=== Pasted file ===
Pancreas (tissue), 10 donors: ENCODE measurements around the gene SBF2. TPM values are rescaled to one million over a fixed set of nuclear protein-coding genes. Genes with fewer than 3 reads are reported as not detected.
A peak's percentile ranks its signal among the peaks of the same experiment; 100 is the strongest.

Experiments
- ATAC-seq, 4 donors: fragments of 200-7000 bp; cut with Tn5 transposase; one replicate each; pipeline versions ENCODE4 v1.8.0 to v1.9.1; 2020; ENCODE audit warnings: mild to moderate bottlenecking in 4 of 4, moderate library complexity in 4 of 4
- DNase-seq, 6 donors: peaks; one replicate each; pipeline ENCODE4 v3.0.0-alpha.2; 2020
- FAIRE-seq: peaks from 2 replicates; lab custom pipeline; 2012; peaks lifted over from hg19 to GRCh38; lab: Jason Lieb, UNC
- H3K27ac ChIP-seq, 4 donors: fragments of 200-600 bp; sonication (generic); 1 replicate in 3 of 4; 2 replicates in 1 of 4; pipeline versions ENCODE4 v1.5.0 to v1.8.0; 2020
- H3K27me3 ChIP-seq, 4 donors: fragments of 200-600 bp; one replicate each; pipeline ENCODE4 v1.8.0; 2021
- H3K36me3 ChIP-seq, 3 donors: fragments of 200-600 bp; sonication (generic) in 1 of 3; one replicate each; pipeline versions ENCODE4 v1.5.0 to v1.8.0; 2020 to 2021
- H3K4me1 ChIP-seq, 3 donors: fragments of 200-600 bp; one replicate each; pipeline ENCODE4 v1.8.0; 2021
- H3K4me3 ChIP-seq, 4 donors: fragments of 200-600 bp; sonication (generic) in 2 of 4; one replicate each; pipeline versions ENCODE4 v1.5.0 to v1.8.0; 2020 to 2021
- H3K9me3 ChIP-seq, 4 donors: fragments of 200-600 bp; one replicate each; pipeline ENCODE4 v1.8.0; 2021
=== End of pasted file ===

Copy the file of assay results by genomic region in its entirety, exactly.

Pancreas (tissue), 10 donors: ENCODE measurements around the gene SBF2. TPM values are rescaled to one million over a fixed set of nuclear protein-coding genes. Genes with fewer than 3 reads are reported as not detected.
A peak's percentile ranks its signal among the peaks of the same experiment; 100 is the strongest.

Experiments
- ATAC-seq, 4 donors: fragments of 200-7000 bp; cut with Tn5 transposase; one replicate each; pipeline versions ENCODE4 v1.8.0 to v1.9.1; 2020; ENCODE audit warnings: mild to moderate bottlenecking in 4 of 4, moderate library complexity in 4 of 4
- DNase-seq, 6 donors: peaks; one replicate each; pipeline ENCODE4 v3.0.0-alpha.2; 2020
- FAIRE-seq: peaks from 2 replicates; lab custom pipeline; 2012; peaks lifted over from hg19 to GRCh38; lab: Jason Lieb, UNC
- H3K27ac ChIP-seq, 4 donors: fragments of 200-600 bp; sonication (generic); 1 replicate in 3 of 4; 2 replicates in 1 of 4; pipeline versions ENCODE4 v1.5.0 to v1.8.0; 2020
- H3K27me3 ChIP-seq, 4 donors: fragments of 200-600 bp; one replicate each; pipeline ENCODE4 v1.8.0; 2021
- H3K36me3 ChIP-seq, 3 donors: fragments of 200-600 bp; sonication (generic) in 1 of 3; one replicate each; pipeline versions ENCODE4 v1.5.0 to v1.8.0; 2020 to 2021
- H3K4me1 ChIP-seq, 3 donors: fragments of 200-600 bp; one replicate each; pipeline ENCODE4 v1.8.0; 2021
- H3K4me3 ChIP-seq, 4 donors: fragments of 200-600 bp; sonication (generic) in 2 of 4; one replicate each; pipeline versions ENCODE4 v1.5.0 to v1.8.0; 2020 to 2021
- H3K9me3 ChIP-seq, 4 donors: fragments of 200-600 bp; one replicate each; pipeline ENCODE4 v1.8.0; 2021